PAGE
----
The indictment filed today charges Shahzad with 10 offenses which carry the following potential penalties:

  • Count 1 – Attempted use of a weapon of mass destruction, life in prison.
  • Count 2 – Conspiracy to use a weapon of mass destruction, life in prison.
  • Count 3 – Possession of a firearm during and in relation to a conspiracy to use a weapon of mass destruction, life in prison.*
  • Count 4 – Attempted act of terrorism transcending national boundaries, life in prison.
  • Count 5 – Conspiracy to commit an act of terrorism transcending national boundaries, life in prison.
  • Count 6 – Attempted use of a destructive device during and in relation to a conspiracy to commit an act of terrorism transcending national boundaries, life in prison.*
  • Count 7 – Transportation of an explosive, 10 years in prison.
  • Count 8 – Conspiracy to transport an explosive, 10 years in prison.
  • Count 9 – Attempted destruction of property by fire and explosive, 20 years in prison.*
  • Count 10 – Conspiracy to destroy property by fire and explosive, 20 years in prison.*

* Counts three, nine and ten each carry a mandatory minimum penalty of five years in prison. Count six carries a mandatory minimum penalty of 30 years in prison. If there are convictions for counts three and six, a sentence of life in prison is mandatory.

U.S. Attorney Preet Bharara stated: "Today’s 10-count indictment returned in the Southern District of New York charges Faisal Shahzad with conspiring with the Pakistani Taliban to wreak death and destruction in Times Square. This office will continue to work in lock-step with our partners at the FBI and the NYPD to protect New York City from the threat posed by terrorists and those who would support them."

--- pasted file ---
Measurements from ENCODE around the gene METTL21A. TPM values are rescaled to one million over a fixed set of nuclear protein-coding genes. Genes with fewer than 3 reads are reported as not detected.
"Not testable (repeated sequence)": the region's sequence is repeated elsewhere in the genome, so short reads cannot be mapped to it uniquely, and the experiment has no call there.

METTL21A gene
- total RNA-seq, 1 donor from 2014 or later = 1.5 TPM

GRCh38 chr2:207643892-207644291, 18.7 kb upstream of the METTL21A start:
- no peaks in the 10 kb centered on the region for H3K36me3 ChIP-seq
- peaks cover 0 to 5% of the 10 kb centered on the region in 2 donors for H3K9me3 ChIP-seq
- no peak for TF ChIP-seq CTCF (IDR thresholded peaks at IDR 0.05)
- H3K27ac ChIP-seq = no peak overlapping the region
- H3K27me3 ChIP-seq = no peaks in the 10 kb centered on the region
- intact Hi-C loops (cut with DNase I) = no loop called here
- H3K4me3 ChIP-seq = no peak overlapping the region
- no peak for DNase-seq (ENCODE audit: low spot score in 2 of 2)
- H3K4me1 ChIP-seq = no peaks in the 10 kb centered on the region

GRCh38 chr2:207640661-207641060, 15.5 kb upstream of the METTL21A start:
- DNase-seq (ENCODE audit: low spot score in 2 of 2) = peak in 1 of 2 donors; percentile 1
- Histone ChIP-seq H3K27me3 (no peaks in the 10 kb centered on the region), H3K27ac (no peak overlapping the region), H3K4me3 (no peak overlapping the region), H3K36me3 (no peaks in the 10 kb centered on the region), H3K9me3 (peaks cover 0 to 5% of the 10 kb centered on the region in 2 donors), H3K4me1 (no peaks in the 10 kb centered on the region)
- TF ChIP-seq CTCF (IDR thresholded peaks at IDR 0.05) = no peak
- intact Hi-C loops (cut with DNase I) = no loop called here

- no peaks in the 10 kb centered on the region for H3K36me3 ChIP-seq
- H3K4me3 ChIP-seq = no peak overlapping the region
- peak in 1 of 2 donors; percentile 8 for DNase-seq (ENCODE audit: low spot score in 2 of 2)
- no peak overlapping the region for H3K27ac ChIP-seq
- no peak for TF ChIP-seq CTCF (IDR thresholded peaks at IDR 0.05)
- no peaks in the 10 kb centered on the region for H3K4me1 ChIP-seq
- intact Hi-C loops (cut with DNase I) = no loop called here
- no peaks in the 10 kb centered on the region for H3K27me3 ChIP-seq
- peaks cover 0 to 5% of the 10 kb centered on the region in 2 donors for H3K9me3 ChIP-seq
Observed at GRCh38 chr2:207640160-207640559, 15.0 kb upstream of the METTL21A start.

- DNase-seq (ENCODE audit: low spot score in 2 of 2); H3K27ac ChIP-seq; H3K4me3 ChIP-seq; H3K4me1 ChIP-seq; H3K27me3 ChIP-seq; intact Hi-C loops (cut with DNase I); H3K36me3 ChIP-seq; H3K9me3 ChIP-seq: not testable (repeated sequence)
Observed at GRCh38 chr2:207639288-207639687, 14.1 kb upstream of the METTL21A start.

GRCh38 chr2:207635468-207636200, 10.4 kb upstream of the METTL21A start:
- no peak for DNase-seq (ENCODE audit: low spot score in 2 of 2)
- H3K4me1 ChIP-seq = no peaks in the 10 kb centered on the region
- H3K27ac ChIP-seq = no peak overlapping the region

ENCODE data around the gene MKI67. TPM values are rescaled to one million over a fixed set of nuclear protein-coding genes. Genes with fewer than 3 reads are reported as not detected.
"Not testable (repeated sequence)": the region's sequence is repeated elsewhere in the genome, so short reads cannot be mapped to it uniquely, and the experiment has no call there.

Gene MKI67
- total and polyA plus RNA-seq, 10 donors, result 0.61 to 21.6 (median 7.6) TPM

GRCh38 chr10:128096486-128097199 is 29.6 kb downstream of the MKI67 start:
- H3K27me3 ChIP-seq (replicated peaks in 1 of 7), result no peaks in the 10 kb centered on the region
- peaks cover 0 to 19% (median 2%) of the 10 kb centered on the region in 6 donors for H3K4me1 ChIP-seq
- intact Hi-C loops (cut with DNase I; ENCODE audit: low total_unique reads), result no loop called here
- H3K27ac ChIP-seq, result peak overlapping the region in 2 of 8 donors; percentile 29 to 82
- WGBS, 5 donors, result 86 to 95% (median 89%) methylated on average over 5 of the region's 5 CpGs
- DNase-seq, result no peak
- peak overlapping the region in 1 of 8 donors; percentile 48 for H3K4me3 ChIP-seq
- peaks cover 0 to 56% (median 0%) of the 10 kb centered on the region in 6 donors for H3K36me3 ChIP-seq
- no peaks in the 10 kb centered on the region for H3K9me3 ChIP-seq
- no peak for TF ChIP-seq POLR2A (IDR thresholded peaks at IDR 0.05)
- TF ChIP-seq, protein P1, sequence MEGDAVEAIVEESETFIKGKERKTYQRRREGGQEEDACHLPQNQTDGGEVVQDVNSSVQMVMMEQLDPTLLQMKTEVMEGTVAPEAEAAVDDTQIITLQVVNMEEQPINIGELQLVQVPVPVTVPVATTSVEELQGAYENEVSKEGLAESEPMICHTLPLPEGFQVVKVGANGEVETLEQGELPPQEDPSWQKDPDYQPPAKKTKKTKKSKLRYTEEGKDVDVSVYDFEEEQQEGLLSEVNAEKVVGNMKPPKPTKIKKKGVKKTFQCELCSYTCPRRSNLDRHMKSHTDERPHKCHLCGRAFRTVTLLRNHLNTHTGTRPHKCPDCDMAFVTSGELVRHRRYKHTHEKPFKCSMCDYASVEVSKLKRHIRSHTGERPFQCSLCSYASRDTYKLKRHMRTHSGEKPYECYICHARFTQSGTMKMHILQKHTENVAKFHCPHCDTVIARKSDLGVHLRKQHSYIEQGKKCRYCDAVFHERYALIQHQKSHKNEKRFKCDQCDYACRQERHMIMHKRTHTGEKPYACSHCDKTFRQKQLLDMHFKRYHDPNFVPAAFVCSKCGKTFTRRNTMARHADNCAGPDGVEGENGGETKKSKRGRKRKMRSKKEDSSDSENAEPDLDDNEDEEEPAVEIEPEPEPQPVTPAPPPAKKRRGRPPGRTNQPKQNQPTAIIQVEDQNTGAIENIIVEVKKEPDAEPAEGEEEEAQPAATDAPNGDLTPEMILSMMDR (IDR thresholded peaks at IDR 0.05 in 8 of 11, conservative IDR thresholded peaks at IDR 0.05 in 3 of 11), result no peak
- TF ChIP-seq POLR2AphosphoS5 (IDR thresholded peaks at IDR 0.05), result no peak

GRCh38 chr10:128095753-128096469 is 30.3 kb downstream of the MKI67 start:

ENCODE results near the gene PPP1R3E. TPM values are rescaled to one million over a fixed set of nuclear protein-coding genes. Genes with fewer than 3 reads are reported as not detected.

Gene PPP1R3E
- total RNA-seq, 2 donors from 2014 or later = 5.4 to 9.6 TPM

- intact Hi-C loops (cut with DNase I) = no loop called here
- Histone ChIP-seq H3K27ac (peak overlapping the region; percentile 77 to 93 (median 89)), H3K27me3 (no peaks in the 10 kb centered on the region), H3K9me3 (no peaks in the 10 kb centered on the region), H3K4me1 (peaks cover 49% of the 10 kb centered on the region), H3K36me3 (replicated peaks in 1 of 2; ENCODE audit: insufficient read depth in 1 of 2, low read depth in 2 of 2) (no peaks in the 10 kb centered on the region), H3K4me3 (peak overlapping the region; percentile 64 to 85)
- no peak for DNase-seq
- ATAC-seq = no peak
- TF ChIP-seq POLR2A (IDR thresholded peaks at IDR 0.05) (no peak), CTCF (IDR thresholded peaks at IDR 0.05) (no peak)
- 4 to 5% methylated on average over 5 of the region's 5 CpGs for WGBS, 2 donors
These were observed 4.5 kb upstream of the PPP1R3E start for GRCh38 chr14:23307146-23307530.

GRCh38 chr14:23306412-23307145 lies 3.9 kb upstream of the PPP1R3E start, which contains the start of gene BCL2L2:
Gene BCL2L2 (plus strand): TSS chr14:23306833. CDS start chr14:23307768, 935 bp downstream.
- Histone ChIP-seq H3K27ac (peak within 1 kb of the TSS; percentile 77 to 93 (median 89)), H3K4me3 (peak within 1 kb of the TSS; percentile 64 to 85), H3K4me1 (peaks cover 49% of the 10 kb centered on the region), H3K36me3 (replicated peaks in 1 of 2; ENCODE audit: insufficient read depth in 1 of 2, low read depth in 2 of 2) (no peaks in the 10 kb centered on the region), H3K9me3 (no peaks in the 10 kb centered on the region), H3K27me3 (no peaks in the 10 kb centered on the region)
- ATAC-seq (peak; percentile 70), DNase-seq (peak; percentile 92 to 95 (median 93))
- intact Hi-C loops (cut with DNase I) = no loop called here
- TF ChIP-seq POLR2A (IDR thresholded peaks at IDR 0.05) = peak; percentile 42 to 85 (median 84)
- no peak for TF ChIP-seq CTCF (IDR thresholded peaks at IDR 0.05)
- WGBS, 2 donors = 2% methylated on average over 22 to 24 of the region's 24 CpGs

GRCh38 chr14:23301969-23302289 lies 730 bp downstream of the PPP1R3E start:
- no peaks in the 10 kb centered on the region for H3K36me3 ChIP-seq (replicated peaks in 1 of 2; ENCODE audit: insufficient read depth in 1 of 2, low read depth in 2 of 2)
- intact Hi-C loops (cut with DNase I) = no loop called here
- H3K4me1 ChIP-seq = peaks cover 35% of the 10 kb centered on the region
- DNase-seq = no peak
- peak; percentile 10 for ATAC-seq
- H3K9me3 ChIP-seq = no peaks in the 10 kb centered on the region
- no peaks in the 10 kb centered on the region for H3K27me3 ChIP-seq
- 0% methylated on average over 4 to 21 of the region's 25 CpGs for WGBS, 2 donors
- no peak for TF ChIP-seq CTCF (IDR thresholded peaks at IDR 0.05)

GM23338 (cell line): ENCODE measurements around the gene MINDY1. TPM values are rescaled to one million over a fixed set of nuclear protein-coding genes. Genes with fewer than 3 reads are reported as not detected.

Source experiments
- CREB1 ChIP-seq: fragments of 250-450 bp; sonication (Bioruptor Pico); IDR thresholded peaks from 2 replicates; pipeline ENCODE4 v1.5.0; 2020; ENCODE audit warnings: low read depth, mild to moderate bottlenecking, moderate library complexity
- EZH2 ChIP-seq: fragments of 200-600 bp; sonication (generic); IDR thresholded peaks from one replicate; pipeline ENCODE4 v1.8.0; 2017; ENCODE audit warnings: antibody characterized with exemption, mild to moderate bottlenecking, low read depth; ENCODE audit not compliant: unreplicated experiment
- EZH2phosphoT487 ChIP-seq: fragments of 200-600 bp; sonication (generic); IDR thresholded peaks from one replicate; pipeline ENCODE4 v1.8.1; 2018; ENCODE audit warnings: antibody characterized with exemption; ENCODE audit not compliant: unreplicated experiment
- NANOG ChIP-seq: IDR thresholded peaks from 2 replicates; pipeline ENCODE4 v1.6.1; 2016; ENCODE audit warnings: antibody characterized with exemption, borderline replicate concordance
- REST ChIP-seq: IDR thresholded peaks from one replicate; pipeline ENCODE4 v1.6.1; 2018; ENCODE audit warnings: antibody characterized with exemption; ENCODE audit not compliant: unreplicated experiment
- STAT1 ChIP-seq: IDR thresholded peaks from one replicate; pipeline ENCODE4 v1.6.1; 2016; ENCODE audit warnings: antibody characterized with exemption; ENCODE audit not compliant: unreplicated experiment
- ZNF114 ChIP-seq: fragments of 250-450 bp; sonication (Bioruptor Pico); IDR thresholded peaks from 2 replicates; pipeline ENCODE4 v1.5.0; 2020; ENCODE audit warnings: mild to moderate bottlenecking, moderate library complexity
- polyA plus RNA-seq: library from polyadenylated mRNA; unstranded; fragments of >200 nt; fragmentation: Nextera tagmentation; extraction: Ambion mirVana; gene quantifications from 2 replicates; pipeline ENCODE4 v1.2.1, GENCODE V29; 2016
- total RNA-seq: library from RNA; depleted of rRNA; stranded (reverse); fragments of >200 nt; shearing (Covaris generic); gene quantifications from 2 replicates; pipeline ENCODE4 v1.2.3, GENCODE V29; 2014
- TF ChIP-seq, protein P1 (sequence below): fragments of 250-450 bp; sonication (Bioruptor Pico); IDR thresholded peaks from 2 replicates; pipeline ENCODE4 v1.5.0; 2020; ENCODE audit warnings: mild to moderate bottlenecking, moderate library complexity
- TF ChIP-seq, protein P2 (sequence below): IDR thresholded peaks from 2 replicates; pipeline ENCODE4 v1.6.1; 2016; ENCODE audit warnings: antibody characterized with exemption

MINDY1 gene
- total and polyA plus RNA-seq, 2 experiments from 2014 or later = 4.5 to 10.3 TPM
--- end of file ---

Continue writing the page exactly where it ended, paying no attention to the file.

FBI New York Acting Assistant Director-in-Charge George Venizelos stated: "Today’s indictment of Faisal Shahzad is a major step in this important investigation. Shahzad was allegedly ready to commit a horrendous crime in the heart of New York. The FBI's Joint Terrorism Task Force (JTTF) quickly went into high gear to identify and arrest Shahzad. We will not let our guard down as we work to protect our city, our citizens, our visitors and our country."

"Today’s indictment is a stark reminder that New York remains a terrorist target and that we must be vigilant to protect the City," said Raymond W. Kelly, the Police Commissioner for the City of New York

The indictment was the result of the investigative efforts of the FBI’s JTTF in New York, Connecticut and Massachusetts, especially those JTTF members from the FBI and the New York City Police Department. U.S. Customs and Border Protection also made significant contributions to the case. Substantial assistance was also provided by the Justice Department’s National Security Division, as well as the U.S. Attorney’s Offices for the Districts of Connecticut and Massachusetts.

The prosecution is being handled by Assistant U.S. Attorneys Brendan R. McGuire, Randall W. Jackson, John P. Cronan and Jeffrey A. Brown of the Terrorism and International Narcotics Unit in the U.S. Attorney’s Office for the Southern District of New York.

The charges and allegations contained in the indictment are merely accusations and the defendant is presumed innocent unless and until proven guilty.

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Criminal Justice